The R3 Initiative, getting someone outdoors can spark a lifetime of love for it

Eric Davis

Mayhood's Sporting Goods

Submitted Photo

CHENANGO COUNTY – Anyone who has hunted, fished, or trapped for at least the past decade or longer will tell you the demographics of the outdoorsman has changed.

One of the more notable changes is that there are more outdoorswomen than ever before. Female participation in shooting activities is one of the fasted growing areas in the outdoors world. This has forced almost every outdoors company, whether they make firearms, bows, or clothing, to start offering female-focused products.

Another change that isn’t such good news is the average age of outdoor enthusiasts is growing. It may not seem like a big deal because people get older so the average age should get older. However, it is a big deal because you should anticipate new, young people to start participating each year to offset that increase in average age and to replace older participants who either quit participating.

This supports the notion that less youth are participating in outdoor activities than compared to the 'good old days.' Some of the more commonly blamed factors for this include parents working more, so they have less time to take kids outdoors – video games or other electronics consume their free time, among others.

It is likely that multiple factors combine to influence a child’s likelihood of participation. While the main focus usually seems to focus on youth because they are the 'next generation,' getting adults to start participating in outdoor recreation is also important.



With the rise of the average age of outdoors enthusiasts, there has been the start of programs across the United States in hopes of combating this problem and getting more people to start and continue to engage in outdoor recreation. There has been three major stages identified in the 'becoming a sportsman' process; they are recruitment, retention, and reactivation.

Their implementation has become known as the R3 Initiative.

Recruitment is the earliest phase in the process and includes things such as, seeing a family member hunting – or another outdoor activity – and becoming interested in it or going to a gun club for an outreach event.

Other events included under the recruitment phase include, sportsman education courses, shooting days at gun clubs, and a person’s first outing as a hunter.

From here, the transition to the retention phase begins.

Retention is just what the word means, getting the person to continue hunting after their first outing. This can include, interactions with family members who hunt that encourage the hunter to keep hunting – or friends that hunt. The retention phase is often overlooked because the focus is to get the person to start hunting, but after finally getting them to go, we let them figure it out.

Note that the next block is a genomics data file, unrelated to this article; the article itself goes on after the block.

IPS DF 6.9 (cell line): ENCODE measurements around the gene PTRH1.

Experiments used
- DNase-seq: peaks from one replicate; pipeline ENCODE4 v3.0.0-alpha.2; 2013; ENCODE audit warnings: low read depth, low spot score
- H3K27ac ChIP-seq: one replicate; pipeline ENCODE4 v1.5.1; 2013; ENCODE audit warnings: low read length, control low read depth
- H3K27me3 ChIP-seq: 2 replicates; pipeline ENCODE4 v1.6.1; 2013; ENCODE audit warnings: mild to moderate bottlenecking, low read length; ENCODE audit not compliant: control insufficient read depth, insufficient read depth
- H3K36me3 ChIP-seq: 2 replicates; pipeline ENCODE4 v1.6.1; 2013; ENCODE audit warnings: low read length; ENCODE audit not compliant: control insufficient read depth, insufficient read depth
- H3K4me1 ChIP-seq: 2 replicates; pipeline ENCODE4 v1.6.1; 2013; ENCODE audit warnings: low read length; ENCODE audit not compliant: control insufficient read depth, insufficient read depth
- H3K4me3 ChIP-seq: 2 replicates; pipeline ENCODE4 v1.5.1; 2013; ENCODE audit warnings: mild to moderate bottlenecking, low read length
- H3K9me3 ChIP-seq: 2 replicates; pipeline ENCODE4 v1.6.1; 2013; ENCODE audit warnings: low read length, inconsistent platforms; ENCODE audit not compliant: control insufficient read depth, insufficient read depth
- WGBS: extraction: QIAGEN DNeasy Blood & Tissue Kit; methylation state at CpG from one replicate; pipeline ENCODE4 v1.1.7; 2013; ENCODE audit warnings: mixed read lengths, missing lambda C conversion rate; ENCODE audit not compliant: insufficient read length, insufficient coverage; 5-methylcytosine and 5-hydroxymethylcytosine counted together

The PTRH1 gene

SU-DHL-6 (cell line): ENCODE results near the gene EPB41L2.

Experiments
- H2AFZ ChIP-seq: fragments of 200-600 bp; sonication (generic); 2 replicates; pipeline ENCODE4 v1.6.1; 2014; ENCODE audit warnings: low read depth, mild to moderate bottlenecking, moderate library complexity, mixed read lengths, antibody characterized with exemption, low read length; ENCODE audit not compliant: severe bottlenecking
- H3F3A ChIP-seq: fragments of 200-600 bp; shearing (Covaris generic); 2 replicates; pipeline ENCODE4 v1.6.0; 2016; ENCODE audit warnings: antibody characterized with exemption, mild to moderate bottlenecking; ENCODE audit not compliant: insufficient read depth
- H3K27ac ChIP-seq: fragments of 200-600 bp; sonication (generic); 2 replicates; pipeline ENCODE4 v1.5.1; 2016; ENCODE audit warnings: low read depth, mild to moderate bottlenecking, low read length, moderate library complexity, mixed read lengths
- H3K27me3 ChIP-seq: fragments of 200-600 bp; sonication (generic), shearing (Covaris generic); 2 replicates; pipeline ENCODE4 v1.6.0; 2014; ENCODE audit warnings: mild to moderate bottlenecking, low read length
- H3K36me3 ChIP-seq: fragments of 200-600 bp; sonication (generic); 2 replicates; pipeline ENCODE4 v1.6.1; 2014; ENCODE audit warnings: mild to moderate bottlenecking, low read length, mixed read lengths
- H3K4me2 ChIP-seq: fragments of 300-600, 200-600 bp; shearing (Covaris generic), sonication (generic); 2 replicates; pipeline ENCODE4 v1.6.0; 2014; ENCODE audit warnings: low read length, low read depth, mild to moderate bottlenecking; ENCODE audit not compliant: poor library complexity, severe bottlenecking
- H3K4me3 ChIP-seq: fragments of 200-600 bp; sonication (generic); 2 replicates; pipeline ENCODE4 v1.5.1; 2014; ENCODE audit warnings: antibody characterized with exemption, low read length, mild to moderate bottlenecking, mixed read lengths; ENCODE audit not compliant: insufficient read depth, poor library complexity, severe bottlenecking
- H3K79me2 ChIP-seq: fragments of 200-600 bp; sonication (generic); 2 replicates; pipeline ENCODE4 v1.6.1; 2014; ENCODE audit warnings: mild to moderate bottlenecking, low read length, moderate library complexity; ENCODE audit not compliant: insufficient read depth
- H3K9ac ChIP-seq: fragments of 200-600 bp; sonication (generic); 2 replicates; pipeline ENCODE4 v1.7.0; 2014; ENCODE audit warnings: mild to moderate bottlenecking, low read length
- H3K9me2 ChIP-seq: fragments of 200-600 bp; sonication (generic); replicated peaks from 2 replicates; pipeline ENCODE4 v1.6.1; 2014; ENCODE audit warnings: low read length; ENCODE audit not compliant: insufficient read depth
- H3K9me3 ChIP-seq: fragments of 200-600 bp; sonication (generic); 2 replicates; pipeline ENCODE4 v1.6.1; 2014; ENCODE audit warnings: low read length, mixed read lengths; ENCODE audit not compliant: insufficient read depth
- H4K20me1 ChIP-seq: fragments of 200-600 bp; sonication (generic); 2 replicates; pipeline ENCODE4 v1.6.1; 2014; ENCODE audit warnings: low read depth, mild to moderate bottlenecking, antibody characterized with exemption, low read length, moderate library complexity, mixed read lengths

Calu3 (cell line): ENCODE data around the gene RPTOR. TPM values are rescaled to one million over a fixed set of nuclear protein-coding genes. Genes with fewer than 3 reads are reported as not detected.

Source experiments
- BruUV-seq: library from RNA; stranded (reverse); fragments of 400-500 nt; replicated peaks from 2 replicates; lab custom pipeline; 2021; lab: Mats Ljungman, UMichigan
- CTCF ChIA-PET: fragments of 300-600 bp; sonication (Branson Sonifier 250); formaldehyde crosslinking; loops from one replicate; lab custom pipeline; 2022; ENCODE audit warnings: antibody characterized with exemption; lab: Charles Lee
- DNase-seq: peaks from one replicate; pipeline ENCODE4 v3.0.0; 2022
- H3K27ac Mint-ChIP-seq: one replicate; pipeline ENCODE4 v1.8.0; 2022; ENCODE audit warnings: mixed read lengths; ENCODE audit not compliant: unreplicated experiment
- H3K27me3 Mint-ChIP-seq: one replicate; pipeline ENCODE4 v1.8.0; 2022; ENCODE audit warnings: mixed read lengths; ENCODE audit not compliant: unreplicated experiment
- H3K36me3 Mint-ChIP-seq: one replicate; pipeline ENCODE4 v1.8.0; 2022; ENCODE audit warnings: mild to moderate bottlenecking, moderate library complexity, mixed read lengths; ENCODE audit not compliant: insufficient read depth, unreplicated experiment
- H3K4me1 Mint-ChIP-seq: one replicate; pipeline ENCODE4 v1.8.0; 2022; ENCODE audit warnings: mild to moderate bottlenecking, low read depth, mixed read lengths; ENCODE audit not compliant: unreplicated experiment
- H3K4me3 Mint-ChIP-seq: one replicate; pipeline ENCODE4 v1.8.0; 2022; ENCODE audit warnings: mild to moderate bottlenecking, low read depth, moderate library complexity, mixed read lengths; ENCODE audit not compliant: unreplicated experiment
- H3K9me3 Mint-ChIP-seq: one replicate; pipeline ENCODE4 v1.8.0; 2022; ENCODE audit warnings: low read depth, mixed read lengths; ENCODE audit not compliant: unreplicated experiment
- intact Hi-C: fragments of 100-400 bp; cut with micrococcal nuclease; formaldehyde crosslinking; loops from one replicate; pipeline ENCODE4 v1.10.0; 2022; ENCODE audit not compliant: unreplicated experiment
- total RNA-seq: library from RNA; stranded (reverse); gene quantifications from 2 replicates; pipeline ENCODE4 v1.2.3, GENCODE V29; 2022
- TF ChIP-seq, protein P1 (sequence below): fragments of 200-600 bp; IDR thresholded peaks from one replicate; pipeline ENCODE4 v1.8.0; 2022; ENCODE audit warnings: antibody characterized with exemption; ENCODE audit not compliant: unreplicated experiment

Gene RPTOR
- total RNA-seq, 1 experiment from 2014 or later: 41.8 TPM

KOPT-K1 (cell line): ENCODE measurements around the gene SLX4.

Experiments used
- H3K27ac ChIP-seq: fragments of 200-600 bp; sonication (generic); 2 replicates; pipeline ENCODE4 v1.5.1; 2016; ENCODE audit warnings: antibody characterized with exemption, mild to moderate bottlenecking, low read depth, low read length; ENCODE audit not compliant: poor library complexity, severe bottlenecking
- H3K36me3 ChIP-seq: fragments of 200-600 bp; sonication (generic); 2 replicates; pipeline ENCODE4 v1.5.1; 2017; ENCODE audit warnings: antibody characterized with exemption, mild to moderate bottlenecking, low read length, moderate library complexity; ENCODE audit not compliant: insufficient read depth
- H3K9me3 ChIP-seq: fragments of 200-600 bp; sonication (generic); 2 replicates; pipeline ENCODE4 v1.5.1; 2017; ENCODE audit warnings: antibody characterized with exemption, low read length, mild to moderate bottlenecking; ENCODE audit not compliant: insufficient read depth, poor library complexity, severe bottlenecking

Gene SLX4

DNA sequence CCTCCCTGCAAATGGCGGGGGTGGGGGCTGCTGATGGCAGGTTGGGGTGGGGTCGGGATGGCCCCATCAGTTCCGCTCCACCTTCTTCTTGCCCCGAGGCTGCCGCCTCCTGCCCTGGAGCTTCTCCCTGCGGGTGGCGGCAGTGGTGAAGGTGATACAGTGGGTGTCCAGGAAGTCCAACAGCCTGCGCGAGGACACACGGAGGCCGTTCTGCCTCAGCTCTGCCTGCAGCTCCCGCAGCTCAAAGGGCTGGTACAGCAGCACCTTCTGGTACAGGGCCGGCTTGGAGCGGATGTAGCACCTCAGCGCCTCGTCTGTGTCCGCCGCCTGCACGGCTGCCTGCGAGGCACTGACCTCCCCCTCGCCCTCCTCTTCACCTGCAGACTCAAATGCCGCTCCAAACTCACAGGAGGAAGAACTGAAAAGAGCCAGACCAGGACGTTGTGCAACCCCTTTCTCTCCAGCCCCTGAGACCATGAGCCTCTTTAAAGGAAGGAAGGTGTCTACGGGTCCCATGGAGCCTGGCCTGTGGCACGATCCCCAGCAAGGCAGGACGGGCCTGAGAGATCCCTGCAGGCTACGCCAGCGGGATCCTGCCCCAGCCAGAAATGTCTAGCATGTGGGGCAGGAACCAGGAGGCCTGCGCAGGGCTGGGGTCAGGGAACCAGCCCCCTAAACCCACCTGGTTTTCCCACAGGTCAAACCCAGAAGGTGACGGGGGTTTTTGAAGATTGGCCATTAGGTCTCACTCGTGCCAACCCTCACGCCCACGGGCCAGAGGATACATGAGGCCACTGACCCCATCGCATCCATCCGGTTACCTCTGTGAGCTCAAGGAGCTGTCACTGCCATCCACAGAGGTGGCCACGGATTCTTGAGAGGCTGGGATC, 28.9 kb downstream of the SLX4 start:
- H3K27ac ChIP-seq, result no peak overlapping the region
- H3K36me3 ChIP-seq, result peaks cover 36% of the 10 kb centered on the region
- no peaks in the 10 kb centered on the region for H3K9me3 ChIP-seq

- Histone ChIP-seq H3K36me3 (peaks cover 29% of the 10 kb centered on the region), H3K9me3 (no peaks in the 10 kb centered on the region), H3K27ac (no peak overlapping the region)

This is when someone can have a negative experience that turns them off from hunting for good. Sometimes all they need is reassurance from someone who has been there in order to stick it out longer.

When it comes to getting youth participants to stay involved, mentored hunt programs have been designated as the most effective method. In this method, hunters are paired with an experienced adult who teaches them all aspects of hunting over a longer series of time than just one outing. By having the continued interaction, it keeps the new hunter engaged and interested if the mentor can keep them in good spirits about how things are going.

The third R, reactivation, is a slightly different aspect as it focuses on getting people who started in the past but stopped. Common examples of this include people who stop after having children, joined the military and don’t resume hunting after their service, or lose a loved one that they hunted with and don’t feel the same going without them.

Reactivation can be a difficult step because it is hard to reach people who stopped participating. One of the more popular activities that tailor to the reactivation portion of the R3 initiative are veteran-focused events.

These events offer to take veterans out fishing or hunting through a mentor-hunt style format. This get veterans in a group with other veterans where they can talk to other people who have had similar experiences while also getting the opportunity to participate in outdoor recreation again – or for the first time for some of them.

Sometimes another way that gets people reactivated in the outdoors, is when their child gets old enough to participate and they want their parent to go with them.

The R3 Initiative has become a top priority for many outdoors focused groups. It is part of the Save the Habitat, Save the Hunt mission of the National Wild Turkey Federation with a goal of creating 1.5 million new hunters in the United States over 10 years. They feel that it is so important that every state has at least one coordinator – New York has two.

Pheasants Forever has advertised for a Hunting Heritage Program Manager, who would work on the getting the R3 message spread to local chapters. Even some state natural resource agencies – the department of natural resources or fish and game – have started hiring people to try to implement the R3 Initiative in their state.

While it may seem like the R3 Initiative is a large task that might be far away, it’s not. Local gun clubs help hold youth focused events such as fishing days or youth hunting weekend events. I would guess that nobody would be turned away for wanting to help get greater participation in hunting, fishing, or trapping.

If you don’t feel comfortable going there, try to think of someone you know who has a child that might not get exposed to the outdoors without a little help from a mentor. Even if it’s only for a day or two, you can help create the spark in that person’s love the outdoors.

– Mayhood's Sporting Goods

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